I research how early life stress may impact the brain and behavior, with a particular interest in the processing of rewards and emotions. Over one million children in the United States suffer some form of early life stress each year (e.g., child maltreatment; severe poverty), but little is known about how these experiences get integrated into the brain.
Currently, I am a postdoctoral fellow at the Center for Developmental Science at the University of North Carolina at Chapel Hill, as well as in the Laboratory of Neurogenetics and Center for Child and Family Policy at Duke University. Before coming to North Carolina, I received my Ph.D. from the University of Wisconsin-Madison, in a degree program that integrated developmental psychology, the neuroscience of emotion, public policy, and biostatistics.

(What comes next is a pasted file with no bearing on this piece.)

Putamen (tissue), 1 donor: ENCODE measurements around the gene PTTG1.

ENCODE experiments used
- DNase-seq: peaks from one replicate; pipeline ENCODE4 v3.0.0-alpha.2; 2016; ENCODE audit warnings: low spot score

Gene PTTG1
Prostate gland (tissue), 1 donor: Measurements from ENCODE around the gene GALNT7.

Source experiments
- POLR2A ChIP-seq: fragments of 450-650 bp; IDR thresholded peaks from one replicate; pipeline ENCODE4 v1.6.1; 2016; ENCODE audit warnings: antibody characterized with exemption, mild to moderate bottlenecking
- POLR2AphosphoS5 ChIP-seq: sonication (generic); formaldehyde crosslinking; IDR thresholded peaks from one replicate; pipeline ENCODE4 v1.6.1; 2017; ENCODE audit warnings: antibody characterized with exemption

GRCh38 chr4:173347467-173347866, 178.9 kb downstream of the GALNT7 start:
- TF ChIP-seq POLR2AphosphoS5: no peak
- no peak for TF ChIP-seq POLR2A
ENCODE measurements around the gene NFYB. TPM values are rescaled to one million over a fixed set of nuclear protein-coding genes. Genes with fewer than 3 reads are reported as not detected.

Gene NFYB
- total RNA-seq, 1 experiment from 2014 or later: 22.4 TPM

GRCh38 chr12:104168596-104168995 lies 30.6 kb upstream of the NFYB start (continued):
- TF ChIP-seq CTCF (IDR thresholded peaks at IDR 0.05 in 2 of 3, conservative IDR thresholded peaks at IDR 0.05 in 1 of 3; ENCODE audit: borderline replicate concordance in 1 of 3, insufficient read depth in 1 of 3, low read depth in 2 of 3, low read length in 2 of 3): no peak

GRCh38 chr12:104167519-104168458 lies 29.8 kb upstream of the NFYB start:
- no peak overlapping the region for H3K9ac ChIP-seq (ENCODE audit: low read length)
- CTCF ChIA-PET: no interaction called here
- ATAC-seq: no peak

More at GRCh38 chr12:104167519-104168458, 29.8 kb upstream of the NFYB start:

417 Chapel Drive
Duke West Campus
Sociology-Psychology Building, Room 07A
Durham, NC 27710